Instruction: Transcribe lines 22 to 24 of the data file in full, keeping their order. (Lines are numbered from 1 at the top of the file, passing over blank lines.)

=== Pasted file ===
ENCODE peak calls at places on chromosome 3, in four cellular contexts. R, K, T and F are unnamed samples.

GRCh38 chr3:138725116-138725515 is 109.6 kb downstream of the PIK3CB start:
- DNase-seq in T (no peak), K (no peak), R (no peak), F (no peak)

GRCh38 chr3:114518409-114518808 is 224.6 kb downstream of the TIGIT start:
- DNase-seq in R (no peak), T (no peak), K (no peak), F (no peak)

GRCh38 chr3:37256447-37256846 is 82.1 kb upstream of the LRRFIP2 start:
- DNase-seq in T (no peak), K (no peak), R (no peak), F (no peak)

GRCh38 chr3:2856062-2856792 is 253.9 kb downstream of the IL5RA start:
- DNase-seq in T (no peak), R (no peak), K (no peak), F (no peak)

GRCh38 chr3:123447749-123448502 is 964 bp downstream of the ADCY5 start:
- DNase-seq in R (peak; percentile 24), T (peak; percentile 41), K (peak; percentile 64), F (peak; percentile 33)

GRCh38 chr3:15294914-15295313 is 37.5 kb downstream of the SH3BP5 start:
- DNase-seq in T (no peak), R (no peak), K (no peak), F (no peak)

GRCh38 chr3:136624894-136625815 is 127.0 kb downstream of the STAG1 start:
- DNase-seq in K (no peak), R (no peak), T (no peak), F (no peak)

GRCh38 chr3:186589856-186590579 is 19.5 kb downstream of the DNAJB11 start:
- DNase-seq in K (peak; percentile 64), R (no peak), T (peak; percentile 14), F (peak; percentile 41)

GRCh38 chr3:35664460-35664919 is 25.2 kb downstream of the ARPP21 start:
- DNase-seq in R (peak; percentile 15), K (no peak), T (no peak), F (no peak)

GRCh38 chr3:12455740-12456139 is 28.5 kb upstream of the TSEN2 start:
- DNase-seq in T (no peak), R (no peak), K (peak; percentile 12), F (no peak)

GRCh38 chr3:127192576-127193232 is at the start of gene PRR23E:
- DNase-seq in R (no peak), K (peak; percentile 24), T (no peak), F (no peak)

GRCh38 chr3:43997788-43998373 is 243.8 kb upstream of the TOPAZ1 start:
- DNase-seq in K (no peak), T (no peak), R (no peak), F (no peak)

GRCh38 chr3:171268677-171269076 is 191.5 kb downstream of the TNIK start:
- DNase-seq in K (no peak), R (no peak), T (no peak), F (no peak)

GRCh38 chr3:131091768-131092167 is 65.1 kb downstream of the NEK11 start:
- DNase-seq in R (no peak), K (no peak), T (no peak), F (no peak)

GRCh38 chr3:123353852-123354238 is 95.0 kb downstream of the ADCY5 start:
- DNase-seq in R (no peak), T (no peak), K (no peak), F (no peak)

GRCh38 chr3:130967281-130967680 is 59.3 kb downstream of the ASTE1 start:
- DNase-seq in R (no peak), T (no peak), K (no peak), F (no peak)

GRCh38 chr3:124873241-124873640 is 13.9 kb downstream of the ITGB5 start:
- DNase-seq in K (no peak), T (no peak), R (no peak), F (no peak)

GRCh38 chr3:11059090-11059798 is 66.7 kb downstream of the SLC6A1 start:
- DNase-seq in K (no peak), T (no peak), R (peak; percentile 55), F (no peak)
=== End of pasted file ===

GRCh38 chr3:127192576-127193232 is at the start of gene PRR23E:
- DNase-seq in R (no peak), K (peak; percentile 24), T (no peak), F (no peak)

GRCh38 chr3:43997788-43998373 is 243.8 kb upstream of the TOPAZ1 start: